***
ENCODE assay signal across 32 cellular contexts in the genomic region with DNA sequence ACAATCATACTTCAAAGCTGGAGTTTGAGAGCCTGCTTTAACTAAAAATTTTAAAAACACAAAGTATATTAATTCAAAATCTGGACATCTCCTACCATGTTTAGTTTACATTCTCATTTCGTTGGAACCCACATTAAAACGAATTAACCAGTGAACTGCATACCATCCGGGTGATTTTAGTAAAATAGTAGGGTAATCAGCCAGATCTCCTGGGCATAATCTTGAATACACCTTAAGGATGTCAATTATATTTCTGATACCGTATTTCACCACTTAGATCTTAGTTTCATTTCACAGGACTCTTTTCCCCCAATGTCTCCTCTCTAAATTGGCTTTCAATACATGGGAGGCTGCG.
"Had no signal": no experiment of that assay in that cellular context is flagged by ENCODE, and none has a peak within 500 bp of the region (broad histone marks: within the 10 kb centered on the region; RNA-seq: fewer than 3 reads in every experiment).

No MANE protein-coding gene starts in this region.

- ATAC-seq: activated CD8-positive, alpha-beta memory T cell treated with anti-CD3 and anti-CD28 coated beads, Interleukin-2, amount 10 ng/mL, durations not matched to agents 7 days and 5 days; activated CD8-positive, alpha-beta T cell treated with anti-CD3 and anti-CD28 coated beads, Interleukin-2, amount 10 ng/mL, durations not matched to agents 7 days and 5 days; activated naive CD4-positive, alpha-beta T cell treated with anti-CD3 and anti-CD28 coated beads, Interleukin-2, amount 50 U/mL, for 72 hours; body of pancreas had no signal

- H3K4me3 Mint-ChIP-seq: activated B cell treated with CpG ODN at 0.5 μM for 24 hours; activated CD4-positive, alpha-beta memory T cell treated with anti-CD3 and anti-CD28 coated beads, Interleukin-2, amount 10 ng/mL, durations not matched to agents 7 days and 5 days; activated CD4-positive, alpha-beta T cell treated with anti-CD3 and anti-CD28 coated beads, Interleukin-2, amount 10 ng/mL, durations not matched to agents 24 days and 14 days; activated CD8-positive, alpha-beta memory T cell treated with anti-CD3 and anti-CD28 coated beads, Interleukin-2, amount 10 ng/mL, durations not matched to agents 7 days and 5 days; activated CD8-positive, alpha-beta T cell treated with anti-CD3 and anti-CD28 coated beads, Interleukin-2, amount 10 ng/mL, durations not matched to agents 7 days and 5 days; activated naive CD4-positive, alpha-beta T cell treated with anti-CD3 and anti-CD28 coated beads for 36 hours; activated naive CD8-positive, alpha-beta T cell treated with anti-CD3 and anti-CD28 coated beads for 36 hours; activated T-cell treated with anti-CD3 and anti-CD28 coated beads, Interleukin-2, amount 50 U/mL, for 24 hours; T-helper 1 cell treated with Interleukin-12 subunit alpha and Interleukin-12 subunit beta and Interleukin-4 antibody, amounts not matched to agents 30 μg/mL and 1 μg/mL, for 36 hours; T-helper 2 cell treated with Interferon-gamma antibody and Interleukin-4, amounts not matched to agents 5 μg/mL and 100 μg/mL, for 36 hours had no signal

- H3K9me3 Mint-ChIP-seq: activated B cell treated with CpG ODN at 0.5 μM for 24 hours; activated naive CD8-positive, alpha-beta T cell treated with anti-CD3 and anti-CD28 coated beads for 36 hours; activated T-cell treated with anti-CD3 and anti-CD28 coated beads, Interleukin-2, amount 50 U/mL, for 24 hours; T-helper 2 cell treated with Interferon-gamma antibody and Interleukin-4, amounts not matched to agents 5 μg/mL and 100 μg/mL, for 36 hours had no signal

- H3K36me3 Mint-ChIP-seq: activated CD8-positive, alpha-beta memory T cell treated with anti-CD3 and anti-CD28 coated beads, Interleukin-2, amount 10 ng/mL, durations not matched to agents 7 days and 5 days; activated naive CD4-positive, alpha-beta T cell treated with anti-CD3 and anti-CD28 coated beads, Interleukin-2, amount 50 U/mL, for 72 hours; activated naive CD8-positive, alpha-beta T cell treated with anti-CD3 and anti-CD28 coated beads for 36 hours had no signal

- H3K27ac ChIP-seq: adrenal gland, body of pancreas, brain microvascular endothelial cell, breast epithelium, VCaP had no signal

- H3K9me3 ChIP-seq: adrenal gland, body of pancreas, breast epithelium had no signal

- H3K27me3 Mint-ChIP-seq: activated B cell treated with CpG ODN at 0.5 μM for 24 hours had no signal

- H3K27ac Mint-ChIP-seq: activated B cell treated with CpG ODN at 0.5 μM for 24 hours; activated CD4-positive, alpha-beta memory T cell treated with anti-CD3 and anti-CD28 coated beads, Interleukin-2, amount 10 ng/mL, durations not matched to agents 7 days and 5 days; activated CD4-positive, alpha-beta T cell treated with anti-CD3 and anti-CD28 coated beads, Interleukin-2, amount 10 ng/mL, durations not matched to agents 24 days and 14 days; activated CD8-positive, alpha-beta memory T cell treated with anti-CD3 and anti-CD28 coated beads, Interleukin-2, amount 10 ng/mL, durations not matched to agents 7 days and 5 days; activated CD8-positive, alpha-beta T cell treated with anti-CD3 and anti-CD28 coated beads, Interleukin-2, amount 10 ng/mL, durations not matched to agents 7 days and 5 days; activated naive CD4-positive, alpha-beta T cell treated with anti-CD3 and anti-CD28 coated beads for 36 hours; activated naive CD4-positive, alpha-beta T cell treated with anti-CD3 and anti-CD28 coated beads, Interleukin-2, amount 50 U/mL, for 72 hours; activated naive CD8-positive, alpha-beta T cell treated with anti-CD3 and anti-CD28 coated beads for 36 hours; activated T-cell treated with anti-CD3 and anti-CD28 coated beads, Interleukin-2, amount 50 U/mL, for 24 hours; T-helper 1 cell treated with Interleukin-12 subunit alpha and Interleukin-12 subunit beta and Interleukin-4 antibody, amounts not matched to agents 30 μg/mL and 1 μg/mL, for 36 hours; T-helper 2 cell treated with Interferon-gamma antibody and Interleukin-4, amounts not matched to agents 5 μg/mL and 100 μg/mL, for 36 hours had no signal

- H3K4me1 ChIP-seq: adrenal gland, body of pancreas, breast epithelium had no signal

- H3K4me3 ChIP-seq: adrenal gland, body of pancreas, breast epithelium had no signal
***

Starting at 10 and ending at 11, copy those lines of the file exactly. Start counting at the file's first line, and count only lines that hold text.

- H3K27me3 Mint-ChIP-seq: activated B cell treated with CpG ODN at 0.5 μM for 24 hours had no signal

- H3K27ac Mint-ChIP-seq: activated B cell treated with CpG ODN at 0.5 μM for 24 hours; activated CD4-positive, alpha-beta memory T cell treated with anti-CD3 and anti-CD28 coated beads, Interleukin-2, amount 10 ng/mL, durations not matched to agents 7 days and 5 days; activated CD4-positive, alpha-beta T cell treated with anti-CD3 and anti-CD28 coated beads, Interleukin-2, amount 10 ng/mL, durations not matched to agents 24 days and 14 days; activated CD8-positive, alpha-beta memory T cell treated with anti-CD3 and anti-CD28 coated beads, Interleukin-2, amount 10 ng/mL, durations not matched to agents 7 days and 5 days; activated CD8-positive, alpha-beta T cell treated with anti-CD3 and anti-CD28 coated beads, Interleukin-2, amount 10 ng/mL, durations not matched to agents 7 days and 5 days; activated naive CD4-positive, alpha-beta T cell treated with anti-CD3 and anti-CD28 coated beads for 36 hours; activated naive CD4-positive, alpha-beta T cell treated with anti-CD3 and anti-CD28 coated beads, Interleukin-2, amount 50 U/mL, for 72 hours; activated naive CD8-positive, alpha-beta T cell treated with anti-CD3 and anti-CD28 coated beads for 36 hours; activated T-cell treated with anti-CD3 and anti-CD28 coated beads, Interleukin-2, amount 50 U/mL, for 24 hours; T-helper 1 cell treated with Interleukin-12 subunit alpha and Interleukin-12 subunit beta and Interleukin-4 antibody, amounts not matched to agents 30 μg/mL and 1 μg/mL, for 36 hours; T-helper 2 cell treated with Interferon-gamma antibody and Interleukin-4, amounts not matched to agents 5 μg/mL and 100 μg/mL, for 36 hours had no signal